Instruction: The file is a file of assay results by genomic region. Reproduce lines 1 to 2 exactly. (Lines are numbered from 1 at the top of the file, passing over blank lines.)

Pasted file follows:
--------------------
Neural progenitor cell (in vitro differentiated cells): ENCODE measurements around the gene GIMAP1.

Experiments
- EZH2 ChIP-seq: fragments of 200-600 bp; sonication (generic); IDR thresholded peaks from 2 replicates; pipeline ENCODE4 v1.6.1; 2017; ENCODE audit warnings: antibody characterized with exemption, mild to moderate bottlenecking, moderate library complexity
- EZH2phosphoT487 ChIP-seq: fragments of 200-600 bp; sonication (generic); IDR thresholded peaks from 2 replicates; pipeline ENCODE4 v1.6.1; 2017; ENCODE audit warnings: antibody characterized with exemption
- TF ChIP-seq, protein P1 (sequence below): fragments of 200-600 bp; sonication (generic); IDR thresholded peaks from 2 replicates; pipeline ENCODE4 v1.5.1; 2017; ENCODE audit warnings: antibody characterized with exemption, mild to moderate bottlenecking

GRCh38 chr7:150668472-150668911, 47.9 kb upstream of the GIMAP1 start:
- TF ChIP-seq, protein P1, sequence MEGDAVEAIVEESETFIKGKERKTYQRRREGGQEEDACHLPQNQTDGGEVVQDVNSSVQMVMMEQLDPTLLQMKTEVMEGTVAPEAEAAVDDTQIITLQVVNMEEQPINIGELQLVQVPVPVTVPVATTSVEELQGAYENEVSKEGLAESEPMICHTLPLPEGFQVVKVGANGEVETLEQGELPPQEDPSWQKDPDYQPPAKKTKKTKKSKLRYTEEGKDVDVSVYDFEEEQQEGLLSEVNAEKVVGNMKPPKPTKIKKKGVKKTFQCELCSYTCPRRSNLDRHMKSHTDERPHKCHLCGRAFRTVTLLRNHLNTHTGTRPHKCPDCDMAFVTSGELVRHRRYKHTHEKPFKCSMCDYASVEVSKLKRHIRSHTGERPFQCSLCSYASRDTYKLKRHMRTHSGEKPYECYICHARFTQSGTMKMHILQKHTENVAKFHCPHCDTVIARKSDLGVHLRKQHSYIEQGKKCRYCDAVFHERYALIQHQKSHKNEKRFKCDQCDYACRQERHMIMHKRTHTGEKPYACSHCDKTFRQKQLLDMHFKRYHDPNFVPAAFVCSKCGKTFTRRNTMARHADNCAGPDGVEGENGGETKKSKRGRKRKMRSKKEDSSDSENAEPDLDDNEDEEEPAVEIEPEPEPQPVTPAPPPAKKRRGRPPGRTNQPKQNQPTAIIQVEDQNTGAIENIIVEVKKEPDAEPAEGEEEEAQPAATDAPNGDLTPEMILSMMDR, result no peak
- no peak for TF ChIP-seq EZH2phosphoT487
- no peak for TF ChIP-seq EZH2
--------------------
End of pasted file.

Neural progenitor cell (in vitro differentiated cells): ENCODE measurements around the gene GIMAP1.

Experiments